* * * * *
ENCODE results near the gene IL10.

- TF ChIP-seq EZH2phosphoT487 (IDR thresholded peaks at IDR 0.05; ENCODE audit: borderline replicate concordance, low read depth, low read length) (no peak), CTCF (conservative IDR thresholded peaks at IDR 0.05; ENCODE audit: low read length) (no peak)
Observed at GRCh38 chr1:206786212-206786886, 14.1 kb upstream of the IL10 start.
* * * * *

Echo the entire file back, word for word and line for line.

ENCODE results near the gene IL10.

- TF ChIP-seq EZH2phosphoT487 (IDR thresholded peaks at IDR 0.05; ENCODE audit: borderline replicate concordance, low read depth, low read length) (no peak), CTCF (conservative IDR thresholded peaks at IDR 0.05; ENCODE audit: low read length) (no peak)
Observed at GRCh38 chr1:206786212-206786886, 14.1 kb upstream of the IL10 start.